Editor’s Note: The following is part of a multi-part symposium commissioned by the National Interest and Carnegie Corporation of New York. We asked some of the world’s leading experts about the future of U.S.-Russia relations under President-elect Donald Trump. You can find all of their answers here.
Russia remains much of what Churchill called it in the 1940s: “a riddle wrapped in a mystery inside an enigma.”
It also remains a formidable nuclear power with a lagging economy and a leader who has made unpredictability and surprise something of a métier.
Both Russia and the United States have reason to complain and perhaps even to fear each other. Tensions have been rising, and public opinion has begun to harden over the “enemy syndrome,” where good sense and the views on the opposite side are cast aside in favor of a hard line and rote consistency in the face of truth and reason.
This kind of evolution serves no side’s permanent interests. Conflict, nuclear or conventional, would be a disaster; hopefully, leaders on both sides know this well and will continue to seek to avoid it. What seems to be ignored is that using words and taking actions that lead in the same direction is also an unwise and dangerous course.
The winner of the U.S. election must take the opportunity to open the path of dialogue now apparently closed for what seems to be more personal than official reasons.
A new start here is never easy, but remains imperative. The first steps should be a resolve on both sides to tone down and tune out the unhelpful public statements. They should be complemented with the ancient Greek oath of physicians—“First, do no harm.” Actions that violate this sage advice should be put on hold.
Next steps need to include the kind of dialogue that Henry Kissinger had with Zhou Enlai in 1971 at his first meetings in Beijing: What are your views on the world, where are you going and how does each side see the other? Truth here can lead to a third step.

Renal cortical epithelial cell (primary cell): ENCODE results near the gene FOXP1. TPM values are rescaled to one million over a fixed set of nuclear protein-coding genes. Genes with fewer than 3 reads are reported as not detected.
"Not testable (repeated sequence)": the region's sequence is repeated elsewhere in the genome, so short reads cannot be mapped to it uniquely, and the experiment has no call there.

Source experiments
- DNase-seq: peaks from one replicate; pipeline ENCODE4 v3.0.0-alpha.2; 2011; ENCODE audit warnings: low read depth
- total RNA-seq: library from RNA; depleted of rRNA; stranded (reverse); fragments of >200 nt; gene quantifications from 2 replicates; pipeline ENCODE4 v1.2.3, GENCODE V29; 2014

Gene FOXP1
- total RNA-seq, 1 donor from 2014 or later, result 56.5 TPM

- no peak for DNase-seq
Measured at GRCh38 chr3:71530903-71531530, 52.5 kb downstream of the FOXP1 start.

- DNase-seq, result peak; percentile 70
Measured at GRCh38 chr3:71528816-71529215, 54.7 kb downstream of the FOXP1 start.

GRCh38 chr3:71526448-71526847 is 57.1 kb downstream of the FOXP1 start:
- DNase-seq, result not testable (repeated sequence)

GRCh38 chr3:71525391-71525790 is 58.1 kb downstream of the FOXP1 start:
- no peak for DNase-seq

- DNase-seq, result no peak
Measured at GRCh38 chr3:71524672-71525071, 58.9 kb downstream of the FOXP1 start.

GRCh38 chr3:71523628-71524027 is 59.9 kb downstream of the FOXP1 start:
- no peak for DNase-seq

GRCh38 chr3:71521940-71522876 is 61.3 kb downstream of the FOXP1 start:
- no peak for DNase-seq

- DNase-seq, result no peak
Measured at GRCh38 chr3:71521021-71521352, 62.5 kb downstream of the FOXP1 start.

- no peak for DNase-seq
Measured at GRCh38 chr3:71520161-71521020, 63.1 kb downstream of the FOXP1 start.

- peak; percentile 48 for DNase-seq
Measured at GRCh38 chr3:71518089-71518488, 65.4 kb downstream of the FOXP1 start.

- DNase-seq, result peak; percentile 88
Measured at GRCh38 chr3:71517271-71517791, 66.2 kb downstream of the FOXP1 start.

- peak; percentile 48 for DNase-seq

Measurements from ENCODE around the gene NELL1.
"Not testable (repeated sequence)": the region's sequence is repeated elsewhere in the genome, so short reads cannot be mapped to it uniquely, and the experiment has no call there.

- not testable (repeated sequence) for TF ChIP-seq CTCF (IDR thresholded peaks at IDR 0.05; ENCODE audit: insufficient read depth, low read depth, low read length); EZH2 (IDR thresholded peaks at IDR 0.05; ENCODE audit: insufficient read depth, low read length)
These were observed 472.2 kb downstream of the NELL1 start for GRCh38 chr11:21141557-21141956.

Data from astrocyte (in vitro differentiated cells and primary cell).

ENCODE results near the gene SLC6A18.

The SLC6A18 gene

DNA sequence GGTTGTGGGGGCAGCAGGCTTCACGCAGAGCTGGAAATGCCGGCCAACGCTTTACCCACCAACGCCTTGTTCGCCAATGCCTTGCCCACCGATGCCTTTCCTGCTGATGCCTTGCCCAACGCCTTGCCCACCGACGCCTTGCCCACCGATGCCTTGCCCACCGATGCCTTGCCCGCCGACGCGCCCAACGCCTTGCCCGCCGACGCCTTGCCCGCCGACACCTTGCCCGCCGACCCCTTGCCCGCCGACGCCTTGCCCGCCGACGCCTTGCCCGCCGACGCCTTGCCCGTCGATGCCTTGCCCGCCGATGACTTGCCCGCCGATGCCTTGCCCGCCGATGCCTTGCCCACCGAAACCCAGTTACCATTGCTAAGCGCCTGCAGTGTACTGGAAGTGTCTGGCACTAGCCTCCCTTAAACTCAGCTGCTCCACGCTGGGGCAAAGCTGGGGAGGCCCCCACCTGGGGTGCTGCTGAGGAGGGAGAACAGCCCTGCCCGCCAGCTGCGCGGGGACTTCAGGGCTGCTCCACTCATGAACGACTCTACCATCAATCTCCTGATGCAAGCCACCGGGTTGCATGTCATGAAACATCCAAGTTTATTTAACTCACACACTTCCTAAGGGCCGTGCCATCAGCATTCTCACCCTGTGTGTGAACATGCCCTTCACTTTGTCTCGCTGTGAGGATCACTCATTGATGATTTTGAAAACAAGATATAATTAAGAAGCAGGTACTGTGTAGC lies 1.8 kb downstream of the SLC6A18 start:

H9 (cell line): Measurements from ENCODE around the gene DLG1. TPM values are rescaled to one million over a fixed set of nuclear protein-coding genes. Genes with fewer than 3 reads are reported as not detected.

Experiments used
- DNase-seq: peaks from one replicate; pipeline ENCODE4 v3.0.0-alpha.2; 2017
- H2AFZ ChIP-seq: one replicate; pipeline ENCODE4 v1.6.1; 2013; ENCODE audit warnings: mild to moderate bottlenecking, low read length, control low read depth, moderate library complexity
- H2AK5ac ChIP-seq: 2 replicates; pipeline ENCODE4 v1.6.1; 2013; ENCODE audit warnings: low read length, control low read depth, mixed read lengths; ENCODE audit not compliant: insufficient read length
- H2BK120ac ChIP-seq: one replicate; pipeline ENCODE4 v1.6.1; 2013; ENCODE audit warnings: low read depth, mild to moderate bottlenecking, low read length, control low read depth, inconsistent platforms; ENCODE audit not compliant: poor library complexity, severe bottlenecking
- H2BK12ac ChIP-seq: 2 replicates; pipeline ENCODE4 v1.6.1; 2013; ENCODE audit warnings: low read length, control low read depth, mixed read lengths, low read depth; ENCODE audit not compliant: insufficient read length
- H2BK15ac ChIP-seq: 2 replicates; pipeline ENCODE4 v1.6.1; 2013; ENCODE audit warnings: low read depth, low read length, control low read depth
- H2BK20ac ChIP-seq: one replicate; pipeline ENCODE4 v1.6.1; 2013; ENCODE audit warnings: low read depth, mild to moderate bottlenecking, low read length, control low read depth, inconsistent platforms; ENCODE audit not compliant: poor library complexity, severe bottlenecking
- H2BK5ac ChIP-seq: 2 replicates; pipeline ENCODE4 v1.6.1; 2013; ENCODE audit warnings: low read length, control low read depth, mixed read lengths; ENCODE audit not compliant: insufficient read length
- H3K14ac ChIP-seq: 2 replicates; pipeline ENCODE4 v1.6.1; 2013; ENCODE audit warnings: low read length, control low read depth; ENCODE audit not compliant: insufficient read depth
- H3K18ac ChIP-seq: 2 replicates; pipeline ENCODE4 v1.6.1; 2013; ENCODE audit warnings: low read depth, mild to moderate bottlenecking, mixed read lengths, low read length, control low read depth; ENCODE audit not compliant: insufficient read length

Find some measures to take that can begin to resolve the problems and ease the confrontation in both sides’ interest—more stability in the nuclear equation by preserving the INF agreement and avoiding tactical and strategic surprises and accidents; further use of the Iran accord to slow and control uranium enrichment and plutonium separation worldwide; working out the Ukraine issue on the basis of better adherence to Minsk, resolving Ukraine’s economic and reform issues, and seeking a longer-term role for it as a country bridging the east and west, not dividing them; and more work together on Syria, beginning with a cease-fire and an interim government committed to repair and rebuilding and the return of refugees.
None of this will be easy, but the longer we wait, the harder and more dangerous the issue will become for us both.
Thomas Pickering is the former U.S. ambassador to the United Nations.
Image: Moscow Kremlin at night. Flickr/Creative Commons/Pavel Kazachkov